The History of Red Mountain

In 2001, Mesa Community College built the Red Mountain Campus on 98 acres in a somewhat remote, but growing section of northeast Mesa, Arizona. Environmental stewardship was an integral part of the campus culture from the very beginning. The student population increased steadily, and community partnerships developed that allowed students to explore science-related careers. The campus continuously receives many awards and accolades for plant and wildlife conservation efforts, providing students with unique learning opportunities. Explore the history of the campus below.


The district governing board approved the Master Plan for the Red Mountain Campus, with phase 1 set to open in 2001.


Phase I construction began for Red Mountain Campus, which included four buildings: the Desert Willow Bldg. (library & commons), Mesquite Bldg. (student & administrative services), Palo Verde Bldg. (classrooms & laboratories), and the Ironwood Bldg. (central plant). A groundbreaking ceremony was held in April.


Grand Opening and Ribbon Cutting for Red Mountain campus in East Mesa was held on October 3rd.  The buildings were Desert Willow (Library), Mesquite (Student and Administrative Services), Palo Verde (Classrooms and Laboratories), and Ironwood (Central Plant).


First Red Mountain Campus Career Fair.


More than 27,000 students were in credit courses college-wide at Mesa Community College; the new Red Mountain campus, located in northeast Mesa, welcomed 3,700 of those students.


Open house for the new student lounge in Acacia Village at MCC Red Mountain campus.


A $951 million bond issue was approved by a more than 2-to-1 margin by Maricopa County voters. MCC's portion of the proceeds was set at $111 million: $60 million to Southern and Dobson, $20 million for Red Mountain, $21 million for technology, and $10 million for the Downtown Center.


Electronic marquees were erected at Southern and Dobson and Red Mountain campuses. The full color, fiber optic marquees display streaming video, and is another tool to promote MCC's programs and services to the community.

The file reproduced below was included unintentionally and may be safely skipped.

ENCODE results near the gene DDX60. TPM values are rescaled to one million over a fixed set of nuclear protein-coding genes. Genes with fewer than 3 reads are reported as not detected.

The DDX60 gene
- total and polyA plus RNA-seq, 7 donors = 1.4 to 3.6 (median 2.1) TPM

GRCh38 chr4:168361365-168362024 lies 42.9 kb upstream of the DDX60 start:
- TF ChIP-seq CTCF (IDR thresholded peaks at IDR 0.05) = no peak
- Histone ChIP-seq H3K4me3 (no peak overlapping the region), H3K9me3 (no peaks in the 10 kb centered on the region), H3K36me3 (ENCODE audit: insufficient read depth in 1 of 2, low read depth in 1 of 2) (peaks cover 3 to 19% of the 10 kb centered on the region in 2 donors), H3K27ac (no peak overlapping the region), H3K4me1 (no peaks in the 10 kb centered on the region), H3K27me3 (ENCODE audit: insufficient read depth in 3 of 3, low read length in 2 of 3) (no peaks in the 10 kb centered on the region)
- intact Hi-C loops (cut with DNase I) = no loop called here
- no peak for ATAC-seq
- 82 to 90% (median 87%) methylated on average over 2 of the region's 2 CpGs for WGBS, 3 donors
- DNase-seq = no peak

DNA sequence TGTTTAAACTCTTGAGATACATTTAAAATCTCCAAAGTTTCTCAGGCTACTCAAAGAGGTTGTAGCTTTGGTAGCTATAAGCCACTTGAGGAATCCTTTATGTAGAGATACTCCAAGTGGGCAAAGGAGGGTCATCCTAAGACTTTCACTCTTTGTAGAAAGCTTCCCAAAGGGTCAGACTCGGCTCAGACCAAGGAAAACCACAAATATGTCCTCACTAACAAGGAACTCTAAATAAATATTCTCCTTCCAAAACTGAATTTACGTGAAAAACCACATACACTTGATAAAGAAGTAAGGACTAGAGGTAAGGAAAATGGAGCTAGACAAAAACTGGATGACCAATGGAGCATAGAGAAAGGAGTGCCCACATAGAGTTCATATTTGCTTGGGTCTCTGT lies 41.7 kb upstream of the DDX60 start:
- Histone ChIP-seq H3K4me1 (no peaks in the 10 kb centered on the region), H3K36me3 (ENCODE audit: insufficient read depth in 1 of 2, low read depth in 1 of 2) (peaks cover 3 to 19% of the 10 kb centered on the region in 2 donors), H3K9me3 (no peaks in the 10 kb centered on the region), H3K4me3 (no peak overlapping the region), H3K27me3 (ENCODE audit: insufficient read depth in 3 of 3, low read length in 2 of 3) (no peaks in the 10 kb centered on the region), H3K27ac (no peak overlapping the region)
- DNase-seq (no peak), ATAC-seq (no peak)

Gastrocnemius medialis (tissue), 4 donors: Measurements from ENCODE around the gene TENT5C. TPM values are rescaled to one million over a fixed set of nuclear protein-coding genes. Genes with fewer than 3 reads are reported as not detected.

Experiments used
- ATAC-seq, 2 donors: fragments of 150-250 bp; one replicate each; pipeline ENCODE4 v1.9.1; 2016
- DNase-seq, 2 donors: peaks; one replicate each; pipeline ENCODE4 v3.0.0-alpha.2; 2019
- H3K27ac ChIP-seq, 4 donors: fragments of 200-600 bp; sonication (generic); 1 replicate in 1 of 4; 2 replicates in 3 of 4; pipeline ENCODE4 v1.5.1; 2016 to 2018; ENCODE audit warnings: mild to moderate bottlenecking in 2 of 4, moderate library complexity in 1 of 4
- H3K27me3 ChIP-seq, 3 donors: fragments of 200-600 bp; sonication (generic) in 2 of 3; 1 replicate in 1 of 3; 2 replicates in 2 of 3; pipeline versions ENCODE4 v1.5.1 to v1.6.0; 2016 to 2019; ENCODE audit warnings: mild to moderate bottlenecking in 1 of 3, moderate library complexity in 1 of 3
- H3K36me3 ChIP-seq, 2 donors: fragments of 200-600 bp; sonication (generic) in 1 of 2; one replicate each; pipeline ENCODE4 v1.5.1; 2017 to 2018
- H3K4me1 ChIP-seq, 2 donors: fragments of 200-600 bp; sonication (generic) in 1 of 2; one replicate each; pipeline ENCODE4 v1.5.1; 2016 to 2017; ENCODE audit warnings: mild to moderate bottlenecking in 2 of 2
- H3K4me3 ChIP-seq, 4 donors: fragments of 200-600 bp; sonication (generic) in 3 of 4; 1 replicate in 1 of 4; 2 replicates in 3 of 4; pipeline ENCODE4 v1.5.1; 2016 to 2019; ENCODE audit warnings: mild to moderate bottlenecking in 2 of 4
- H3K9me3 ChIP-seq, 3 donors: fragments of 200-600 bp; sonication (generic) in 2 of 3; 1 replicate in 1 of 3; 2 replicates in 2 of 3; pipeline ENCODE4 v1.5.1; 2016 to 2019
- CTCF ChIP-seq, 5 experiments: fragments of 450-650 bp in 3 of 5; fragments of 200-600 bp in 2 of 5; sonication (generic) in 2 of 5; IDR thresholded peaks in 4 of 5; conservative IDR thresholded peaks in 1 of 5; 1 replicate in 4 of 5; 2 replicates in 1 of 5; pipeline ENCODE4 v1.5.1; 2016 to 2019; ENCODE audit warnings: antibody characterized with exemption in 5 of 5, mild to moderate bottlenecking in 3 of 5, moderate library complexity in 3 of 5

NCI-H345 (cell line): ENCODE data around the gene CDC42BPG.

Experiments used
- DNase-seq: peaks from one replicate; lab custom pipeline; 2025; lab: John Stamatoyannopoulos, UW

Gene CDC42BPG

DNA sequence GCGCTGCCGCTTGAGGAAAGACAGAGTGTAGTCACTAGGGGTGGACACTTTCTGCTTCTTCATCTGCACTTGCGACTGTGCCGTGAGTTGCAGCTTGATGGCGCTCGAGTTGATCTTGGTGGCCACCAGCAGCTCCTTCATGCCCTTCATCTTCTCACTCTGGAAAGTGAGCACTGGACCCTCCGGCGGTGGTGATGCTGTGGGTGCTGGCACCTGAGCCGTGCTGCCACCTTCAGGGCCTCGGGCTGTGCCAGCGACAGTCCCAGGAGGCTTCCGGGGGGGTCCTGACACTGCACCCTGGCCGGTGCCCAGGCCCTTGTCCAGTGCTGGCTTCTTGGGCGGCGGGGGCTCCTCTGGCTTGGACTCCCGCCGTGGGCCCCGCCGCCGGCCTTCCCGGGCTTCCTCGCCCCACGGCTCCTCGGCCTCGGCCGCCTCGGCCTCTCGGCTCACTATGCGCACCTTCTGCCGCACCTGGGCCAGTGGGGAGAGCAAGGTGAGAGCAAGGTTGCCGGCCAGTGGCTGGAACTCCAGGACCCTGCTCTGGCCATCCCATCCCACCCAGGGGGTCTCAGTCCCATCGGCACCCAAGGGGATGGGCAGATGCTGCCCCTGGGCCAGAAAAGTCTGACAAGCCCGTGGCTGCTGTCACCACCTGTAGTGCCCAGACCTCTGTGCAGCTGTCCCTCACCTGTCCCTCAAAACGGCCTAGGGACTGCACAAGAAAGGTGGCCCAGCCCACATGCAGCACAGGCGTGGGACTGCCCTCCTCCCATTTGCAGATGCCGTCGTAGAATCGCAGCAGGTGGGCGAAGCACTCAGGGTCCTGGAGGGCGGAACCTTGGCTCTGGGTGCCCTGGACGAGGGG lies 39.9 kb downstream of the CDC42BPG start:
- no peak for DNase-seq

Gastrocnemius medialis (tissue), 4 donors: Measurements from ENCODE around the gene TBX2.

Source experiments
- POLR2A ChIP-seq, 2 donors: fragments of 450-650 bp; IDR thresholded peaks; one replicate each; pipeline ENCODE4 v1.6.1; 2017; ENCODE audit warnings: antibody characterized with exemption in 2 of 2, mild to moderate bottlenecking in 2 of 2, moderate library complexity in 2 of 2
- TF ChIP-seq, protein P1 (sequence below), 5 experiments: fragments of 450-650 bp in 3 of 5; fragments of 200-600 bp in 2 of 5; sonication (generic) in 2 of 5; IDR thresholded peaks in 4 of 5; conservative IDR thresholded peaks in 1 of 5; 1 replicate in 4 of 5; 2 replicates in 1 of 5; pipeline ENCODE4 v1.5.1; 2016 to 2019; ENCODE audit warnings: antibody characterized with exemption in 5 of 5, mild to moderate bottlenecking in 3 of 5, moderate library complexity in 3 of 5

Completed construction and opened the 43,000 square-foot Saguaro building at MCC’s Red Mountain Campus. The Saguaro building supports life science and performing arts programs.


The Red Mountain Campus dedicated a newly-constructed native wetland, called a cienega, in the central courtyard of the environmentally-friendly campus. The area will be used as a demonstration project that illustrates how reclaimed water can be used to create a riparian habitat for native species as well as mitigate storm water runoff to protect Arizona's natural riparian areas. The ribbon-cutting ceremony featured the release of the initial stock of Arizona-native Longfin Dace minnows into the cienega.


MCC's Red Mountain Campus celebrated its 10th anniversary. At the Downtown Center, the Virtual Incident Command Center opened and offers state-of-the-art customizable simulations.


MCC at Red Mountain received the North American Native Plant Society’s (NANPS) 2014 Founders Conservation Award.


Mesa Community College’s Red Mountain Campus was recognized by the National Wildlife Federation (NWF) with a Certified Wildlife Habitat designation as part of its Garden for Wildlife program.


MCC Red Mountain Campus celebrated its 15th Anniversary.


MCC alumnus Ryan Alarie established a Farmers Market at MCC Red Mountain, inviting the community to the campus and contributing a percentage of his revenue from the Farmers Market toward student scholarships.


MCC student Ariana Granger won a $1,000 scholarship in Whataburger’s WhataBigIdea contest for her idea of establishing a community garden at MCC Red Mountain to grow fresh produce for students struggling with food insecurity.


On May 2, 2019, MCC’s Nurse Assisting program moved from the Southern and Dobson Campus to the college’s Red Mountain Campus. A new, 1,646-square-foot facility, created by a renovation of the Acacia Village building, featured a 10-bed laboratory for student training.


The Early College Academy program was added.


The endangered Gila Topminnows at the MCC Red Mountain Campus reached a level healthy enough to serve as a source to stock other bodies of water throughout the state.


The MCC Red Mountain Campus becomes a source of plant seeds for the Maricopa Native Seed Library, free to students and the community.


Olivia Bromenschenkel and Abbygale Gurr were just two examples of students in the Early College Academy offered at the MCC Red Mountain Campus who completed college courses while still in high school.

If you see any inaccuracies please contact Nate Keen, MCC Web Services Coordinator at